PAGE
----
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Excerpt: The Italian’s Chosen Wife

“I wish that was on the menu.”

Alessandro di Agnio’s lips thinned in distaste at his colleague’s expression. He leaned back in his chair, his cool gaze flicking over the waitress chatting at the nearby table. Her hand rested on her hip, and he could hear the warm gurgle of her laughter from where he sat. There was, he noticed, a tomato sauce stain on her blouse. Her hair was falling from its pins, and she ran a careless hand through it.

His eyes narrowed. “I believe we’re here for the food.”

Next to him, his potential client Richard Harrison chuckled. “Relax, di Agnio. It’s just an expression.”

Alessandro smiled, his expression now calm, urbane, in place. He took a sip of ice water. “She’s quite pretty, in her own way. Now, to the business at hand...?” He raised his eyebrows, still smiling, although his eyes were cold and the expression on his face was at best remote.

Richard leaned back in his chair, his own expression that of a mouse intent on teasing a cat. His lower lip stuck out in a boyish pout. “You know, I didn’t come all the way to Spoleto just to talk to you. I thought we were going to have some fun.”

“Of course. You know what they say about all work and no play.” Alessandro shrugged lightly, although his eyes were still hard.

“Then how about a little play?” Richard asked, his tone turning petulant. “I’ve heard so much about your playboy reputation. A few years ago there wasn’t a tabloid in this country without your picture splashed across its pages! Coming here, I was expecting a little something more than lunch at a second-rate trattoria.”

Alessandro smiled again, this time a mere stretching of his lips. He didn’t need to be reminded of tabloids. Yet he also knew Di Agnio Entreprises needed Richard Harrison’s business. And Alessandro di Agnio was a man who chose not to need anything.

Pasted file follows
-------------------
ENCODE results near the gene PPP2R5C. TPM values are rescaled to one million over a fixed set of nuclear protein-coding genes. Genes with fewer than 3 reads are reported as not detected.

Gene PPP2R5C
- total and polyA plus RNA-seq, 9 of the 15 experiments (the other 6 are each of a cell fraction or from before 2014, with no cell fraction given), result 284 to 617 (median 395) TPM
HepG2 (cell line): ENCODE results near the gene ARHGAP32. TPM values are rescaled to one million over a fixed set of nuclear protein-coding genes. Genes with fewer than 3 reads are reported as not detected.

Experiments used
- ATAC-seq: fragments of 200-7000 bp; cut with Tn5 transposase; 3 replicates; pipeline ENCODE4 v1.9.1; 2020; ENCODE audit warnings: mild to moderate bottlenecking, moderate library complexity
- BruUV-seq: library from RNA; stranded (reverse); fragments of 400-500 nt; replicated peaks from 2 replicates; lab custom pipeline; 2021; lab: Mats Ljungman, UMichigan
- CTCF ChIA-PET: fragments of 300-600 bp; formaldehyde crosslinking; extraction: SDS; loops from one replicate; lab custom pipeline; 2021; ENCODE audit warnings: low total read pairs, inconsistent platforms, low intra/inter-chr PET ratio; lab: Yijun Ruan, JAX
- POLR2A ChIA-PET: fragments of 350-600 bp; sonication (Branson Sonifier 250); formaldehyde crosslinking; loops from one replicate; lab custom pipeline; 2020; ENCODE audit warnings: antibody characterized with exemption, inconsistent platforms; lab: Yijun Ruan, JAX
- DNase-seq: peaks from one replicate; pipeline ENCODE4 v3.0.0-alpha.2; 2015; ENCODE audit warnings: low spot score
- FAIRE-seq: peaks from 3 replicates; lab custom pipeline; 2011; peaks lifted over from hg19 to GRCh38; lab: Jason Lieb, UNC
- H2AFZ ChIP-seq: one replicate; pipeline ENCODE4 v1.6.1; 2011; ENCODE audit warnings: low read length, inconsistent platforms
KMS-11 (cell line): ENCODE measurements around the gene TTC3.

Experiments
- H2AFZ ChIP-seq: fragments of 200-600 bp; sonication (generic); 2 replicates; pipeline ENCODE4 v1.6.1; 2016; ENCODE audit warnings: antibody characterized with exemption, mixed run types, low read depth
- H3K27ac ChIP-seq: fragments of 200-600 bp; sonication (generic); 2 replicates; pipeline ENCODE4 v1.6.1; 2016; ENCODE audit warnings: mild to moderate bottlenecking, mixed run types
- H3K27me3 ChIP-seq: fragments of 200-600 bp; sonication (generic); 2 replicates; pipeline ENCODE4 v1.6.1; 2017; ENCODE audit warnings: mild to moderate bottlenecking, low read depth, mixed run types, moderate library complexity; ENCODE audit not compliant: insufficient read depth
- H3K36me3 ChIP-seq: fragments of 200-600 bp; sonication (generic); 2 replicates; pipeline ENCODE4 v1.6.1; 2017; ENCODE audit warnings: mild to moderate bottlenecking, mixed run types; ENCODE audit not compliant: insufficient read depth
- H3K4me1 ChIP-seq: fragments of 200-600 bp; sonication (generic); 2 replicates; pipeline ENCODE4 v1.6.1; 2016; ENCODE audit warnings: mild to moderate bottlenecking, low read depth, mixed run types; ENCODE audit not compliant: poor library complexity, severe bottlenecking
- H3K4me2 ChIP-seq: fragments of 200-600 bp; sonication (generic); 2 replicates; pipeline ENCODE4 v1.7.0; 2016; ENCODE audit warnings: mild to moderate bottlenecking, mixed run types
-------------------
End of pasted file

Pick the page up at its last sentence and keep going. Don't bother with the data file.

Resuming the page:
“I didn’t realise my reputation stretched so far,” he said after a pause, his voice flat. “Of course, you need only to choose your pleasure. Dinner? Dancing?”

“Her.” Richard pointed to the waitress, still chatting, Alessandro noticed, and obviously not an industrious worker. He heard another peal of laughter, warm and inviting. She leaned forward, hair tumbling into her face, one hand swiping it away as she murmured provocatively. Everything about her told him she was relaxed, carefree, available. Easy.

He’d known women like that. Knew what they wanted, what they expected. Of him.

The customer she was talking to had to be seventy years old, at least. And he was eating it up. Probably wanted to eat her up, as well.

“Her?” Alessandro repeated. Icy disbelief laced his words. “I don’t pick women like sweets in a shop.” Not anymore. He injected a faint, dry note of humour into his voice as he added, “I didn’t think my reputation was quite that notorious.”

“I don’t mean like that,” Richard said impatiently. He was gazing at the waitress with the longing of a child at a toy, or as Alessandro had said, a sweet. A forbidden one, sticky and delectable. “She’s a waitress. Why don’t you hire her to wait on us tonight? A quiet dinner for two, at your villa.” Richard’s eyes lit up lasciviously.

Alessandro eyed his companion with cold dislike. “To wait on us?” he repeated. “and nothing else?”

Richard grinned. “We could see what happens.”

Alessandro didn’t bother to hide his disgust. His colleague was actually suggesting they hire the waitress as a virtual prostitute. “I think not.”